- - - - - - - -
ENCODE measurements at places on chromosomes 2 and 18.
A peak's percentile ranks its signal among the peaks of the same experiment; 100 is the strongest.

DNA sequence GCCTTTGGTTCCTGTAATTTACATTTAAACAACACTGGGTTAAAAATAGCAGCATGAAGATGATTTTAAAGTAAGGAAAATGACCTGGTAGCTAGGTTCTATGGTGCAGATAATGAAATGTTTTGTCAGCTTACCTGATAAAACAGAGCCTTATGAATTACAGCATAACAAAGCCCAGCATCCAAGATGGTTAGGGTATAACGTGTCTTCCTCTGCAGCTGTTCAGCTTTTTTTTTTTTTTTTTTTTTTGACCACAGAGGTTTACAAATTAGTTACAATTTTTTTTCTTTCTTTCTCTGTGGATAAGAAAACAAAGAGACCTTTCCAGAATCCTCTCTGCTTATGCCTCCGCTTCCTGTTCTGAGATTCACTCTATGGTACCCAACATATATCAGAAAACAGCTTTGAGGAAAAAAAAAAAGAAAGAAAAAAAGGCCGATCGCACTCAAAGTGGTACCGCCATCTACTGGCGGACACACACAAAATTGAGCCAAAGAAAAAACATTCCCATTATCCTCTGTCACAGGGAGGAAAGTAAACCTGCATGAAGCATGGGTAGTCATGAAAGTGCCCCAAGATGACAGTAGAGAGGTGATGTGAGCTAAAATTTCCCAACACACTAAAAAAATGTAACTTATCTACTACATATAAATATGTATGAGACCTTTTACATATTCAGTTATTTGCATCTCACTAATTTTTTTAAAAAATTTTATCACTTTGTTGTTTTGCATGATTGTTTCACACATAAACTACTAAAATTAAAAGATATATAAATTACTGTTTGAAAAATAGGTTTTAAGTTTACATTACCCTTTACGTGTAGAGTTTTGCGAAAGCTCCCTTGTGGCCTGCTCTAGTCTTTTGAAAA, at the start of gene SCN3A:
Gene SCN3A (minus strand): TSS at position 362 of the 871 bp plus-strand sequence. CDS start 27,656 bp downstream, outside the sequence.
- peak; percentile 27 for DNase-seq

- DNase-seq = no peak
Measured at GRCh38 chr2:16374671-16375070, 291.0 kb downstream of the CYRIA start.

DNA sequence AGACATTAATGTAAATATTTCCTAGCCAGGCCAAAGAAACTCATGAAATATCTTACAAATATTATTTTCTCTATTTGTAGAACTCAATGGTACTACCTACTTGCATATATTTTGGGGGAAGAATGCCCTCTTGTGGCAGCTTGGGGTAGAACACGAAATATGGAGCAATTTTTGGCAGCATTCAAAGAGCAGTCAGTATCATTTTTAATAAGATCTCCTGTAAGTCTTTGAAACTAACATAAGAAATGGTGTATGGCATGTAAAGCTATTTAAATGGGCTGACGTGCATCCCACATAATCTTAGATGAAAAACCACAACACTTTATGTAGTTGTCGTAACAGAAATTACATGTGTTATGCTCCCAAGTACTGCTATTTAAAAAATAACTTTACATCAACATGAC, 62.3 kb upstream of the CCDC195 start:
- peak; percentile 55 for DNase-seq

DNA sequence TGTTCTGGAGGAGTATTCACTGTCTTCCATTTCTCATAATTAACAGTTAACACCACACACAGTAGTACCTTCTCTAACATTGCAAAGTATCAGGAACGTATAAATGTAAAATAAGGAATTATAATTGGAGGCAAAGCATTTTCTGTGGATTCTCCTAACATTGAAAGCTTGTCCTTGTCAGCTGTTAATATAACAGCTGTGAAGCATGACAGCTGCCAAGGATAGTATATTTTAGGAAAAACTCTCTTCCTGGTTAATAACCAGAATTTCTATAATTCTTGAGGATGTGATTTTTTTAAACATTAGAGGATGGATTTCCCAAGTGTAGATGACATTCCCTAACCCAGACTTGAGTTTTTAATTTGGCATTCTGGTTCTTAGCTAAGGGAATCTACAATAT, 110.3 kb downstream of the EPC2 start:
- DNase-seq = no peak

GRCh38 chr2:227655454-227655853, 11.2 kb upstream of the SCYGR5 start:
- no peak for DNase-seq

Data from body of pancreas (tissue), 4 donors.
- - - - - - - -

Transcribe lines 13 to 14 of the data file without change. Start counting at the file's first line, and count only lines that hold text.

- no peak for DNase-seq

Data from body of pancreas (tissue), 4 donors.